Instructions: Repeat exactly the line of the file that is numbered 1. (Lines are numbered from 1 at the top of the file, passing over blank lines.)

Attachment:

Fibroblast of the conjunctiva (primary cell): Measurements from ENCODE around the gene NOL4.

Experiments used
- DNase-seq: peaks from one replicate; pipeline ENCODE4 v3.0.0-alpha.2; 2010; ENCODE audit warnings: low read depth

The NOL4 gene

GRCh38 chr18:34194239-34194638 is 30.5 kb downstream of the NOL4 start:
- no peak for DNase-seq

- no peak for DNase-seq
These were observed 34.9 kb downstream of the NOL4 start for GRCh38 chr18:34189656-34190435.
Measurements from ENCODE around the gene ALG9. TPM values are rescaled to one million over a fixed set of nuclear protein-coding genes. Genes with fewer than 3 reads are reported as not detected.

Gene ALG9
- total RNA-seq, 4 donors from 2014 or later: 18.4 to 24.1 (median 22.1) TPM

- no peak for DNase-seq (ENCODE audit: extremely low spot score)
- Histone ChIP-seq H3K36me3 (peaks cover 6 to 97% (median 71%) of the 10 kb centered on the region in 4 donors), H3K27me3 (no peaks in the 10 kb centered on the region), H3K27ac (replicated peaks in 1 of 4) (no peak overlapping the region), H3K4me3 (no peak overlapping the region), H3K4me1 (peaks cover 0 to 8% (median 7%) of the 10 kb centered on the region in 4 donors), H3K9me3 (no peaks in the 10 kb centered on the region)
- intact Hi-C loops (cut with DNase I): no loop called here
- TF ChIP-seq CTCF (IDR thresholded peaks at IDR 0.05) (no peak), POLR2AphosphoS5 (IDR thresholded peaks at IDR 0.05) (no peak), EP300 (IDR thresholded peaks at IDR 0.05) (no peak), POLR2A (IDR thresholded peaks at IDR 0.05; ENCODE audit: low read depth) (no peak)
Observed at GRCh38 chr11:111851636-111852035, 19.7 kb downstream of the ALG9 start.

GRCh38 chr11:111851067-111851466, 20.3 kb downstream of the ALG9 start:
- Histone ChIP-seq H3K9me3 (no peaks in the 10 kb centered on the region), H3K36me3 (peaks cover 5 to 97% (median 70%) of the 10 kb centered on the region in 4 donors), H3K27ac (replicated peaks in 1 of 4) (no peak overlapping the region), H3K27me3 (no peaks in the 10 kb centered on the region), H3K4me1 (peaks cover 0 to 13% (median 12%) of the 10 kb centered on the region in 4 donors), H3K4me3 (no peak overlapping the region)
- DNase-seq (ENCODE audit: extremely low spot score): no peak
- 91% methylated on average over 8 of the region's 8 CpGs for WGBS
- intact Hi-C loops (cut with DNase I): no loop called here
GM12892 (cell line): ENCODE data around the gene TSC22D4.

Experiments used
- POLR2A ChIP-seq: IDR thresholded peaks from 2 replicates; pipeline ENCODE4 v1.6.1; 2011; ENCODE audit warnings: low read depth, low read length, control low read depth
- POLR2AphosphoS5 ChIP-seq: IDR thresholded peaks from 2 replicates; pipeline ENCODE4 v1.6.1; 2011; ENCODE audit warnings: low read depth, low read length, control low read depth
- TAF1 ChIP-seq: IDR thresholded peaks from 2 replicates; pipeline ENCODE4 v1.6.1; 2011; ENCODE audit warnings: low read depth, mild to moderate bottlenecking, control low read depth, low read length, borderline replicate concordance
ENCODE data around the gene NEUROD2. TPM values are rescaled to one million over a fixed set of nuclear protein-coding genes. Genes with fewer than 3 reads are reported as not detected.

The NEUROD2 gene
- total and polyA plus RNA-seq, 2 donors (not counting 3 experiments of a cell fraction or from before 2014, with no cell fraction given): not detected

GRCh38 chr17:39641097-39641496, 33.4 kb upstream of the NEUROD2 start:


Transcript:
Fibroblast of the conjunctiva (primary cell): Measurements from ENCODE around the gene NOL4.